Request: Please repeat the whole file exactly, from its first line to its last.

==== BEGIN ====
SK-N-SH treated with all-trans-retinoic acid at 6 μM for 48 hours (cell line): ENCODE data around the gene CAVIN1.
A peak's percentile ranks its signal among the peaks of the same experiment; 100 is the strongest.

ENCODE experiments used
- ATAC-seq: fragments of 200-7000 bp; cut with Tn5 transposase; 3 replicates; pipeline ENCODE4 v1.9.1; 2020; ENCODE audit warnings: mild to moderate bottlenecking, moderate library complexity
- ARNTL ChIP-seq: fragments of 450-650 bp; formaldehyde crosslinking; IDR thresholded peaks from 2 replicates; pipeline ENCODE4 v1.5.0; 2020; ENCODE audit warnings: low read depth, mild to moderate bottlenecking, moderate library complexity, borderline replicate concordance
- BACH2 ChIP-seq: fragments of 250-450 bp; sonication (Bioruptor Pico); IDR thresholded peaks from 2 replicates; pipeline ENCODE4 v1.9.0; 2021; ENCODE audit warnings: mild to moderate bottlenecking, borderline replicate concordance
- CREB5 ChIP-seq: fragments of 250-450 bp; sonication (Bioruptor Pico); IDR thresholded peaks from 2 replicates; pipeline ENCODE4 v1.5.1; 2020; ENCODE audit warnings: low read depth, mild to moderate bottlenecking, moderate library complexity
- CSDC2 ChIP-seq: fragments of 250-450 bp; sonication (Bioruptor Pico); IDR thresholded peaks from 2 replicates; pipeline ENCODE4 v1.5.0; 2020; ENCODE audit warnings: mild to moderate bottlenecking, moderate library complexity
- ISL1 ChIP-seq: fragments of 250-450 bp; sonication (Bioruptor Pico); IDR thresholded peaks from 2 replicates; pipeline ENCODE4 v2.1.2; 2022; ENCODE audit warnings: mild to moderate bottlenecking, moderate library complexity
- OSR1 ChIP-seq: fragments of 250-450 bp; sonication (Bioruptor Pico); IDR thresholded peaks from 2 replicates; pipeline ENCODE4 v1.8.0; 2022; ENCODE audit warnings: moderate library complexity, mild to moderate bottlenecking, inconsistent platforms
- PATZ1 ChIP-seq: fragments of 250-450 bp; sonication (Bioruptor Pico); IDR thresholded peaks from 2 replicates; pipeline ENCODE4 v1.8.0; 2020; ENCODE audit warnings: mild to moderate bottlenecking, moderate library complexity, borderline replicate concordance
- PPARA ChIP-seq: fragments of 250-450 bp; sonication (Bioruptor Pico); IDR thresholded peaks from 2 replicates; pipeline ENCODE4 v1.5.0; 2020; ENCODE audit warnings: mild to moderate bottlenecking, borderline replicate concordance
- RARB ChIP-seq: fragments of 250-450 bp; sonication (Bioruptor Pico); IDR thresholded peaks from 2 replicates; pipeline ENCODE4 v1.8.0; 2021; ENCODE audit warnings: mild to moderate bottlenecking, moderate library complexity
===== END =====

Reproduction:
SK-N-SH treated with all-trans-retinoic acid at 6 μM for 48 hours (cell line): ENCODE data around the gene CAVIN1.
A peak's percentile ranks its signal among the peaks of the same experiment; 100 is the strongest.

ENCODE experiments used
- ATAC-seq: fragments of 200-7000 bp; cut with Tn5 transposase; 3 replicates; pipeline ENCODE4 v1.9.1; 2020; ENCODE audit warnings: mild to moderate bottlenecking, moderate library complexity
- ARNTL ChIP-seq: fragments of 450-650 bp; formaldehyde crosslinking; IDR thresholded peaks from 2 replicates; pipeline ENCODE4 v1.5.0; 2020; ENCODE audit warnings: low read depth, mild to moderate bottlenecking, moderate library complexity, borderline replicate concordance
- BACH2 ChIP-seq: fragments of 250-450 bp; sonication (Bioruptor Pico); IDR thresholded peaks from 2 replicates; pipeline ENCODE4 v1.9.0; 2021; ENCODE audit warnings: mild to moderate bottlenecking, borderline replicate concordance
- CREB5 ChIP-seq: fragments of 250-450 bp; sonication (Bioruptor Pico); IDR thresholded peaks from 2 replicates; pipeline ENCODE4 v1.5.1; 2020; ENCODE audit warnings: low read depth, mild to moderate bottlenecking, moderate library complexity
- CSDC2 ChIP-seq: fragments of 250-450 bp; sonication (Bioruptor Pico); IDR thresholded peaks from 2 replicates; pipeline ENCODE4 v1.5.0; 2020; ENCODE audit warnings: mild to moderate bottlenecking, moderate library complexity
- ISL1 ChIP-seq: fragments of 250-450 bp; sonication (Bioruptor Pico); IDR thresholded peaks from 2 replicates; pipeline ENCODE4 v2.1.2; 2022; ENCODE audit warnings: mild to moderate bottlenecking, moderate library complexity
- OSR1 ChIP-seq: fragments of 250-450 bp; sonication (Bioruptor Pico); IDR thresholded peaks from 2 replicates; pipeline ENCODE4 v1.8.0; 2022; ENCODE audit warnings: moderate library complexity, mild to moderate bottlenecking, inconsistent platforms
- PATZ1 ChIP-seq: fragments of 250-450 bp; sonication (Bioruptor Pico); IDR thresholded peaks from 2 replicates; pipeline ENCODE4 v1.8.0; 2020; ENCODE audit warnings: mild to moderate bottlenecking, moderate library complexity, borderline replicate concordance
- PPARA ChIP-seq: fragments of 250-450 bp; sonication (Bioruptor Pico); IDR thresholded peaks from 2 replicates; pipeline ENCODE4 v1.5.0; 2020; ENCODE audit warnings: mild to moderate bottlenecking, borderline replicate concordance
- RARB ChIP-seq: fragments of 250-450 bp; sonication (Bioruptor Pico); IDR thresholded peaks from 2 replicates; pipeline ENCODE4 v1.8.0; 2021; ENCODE audit warnings: mild to moderate bottlenecking, moderate library complexity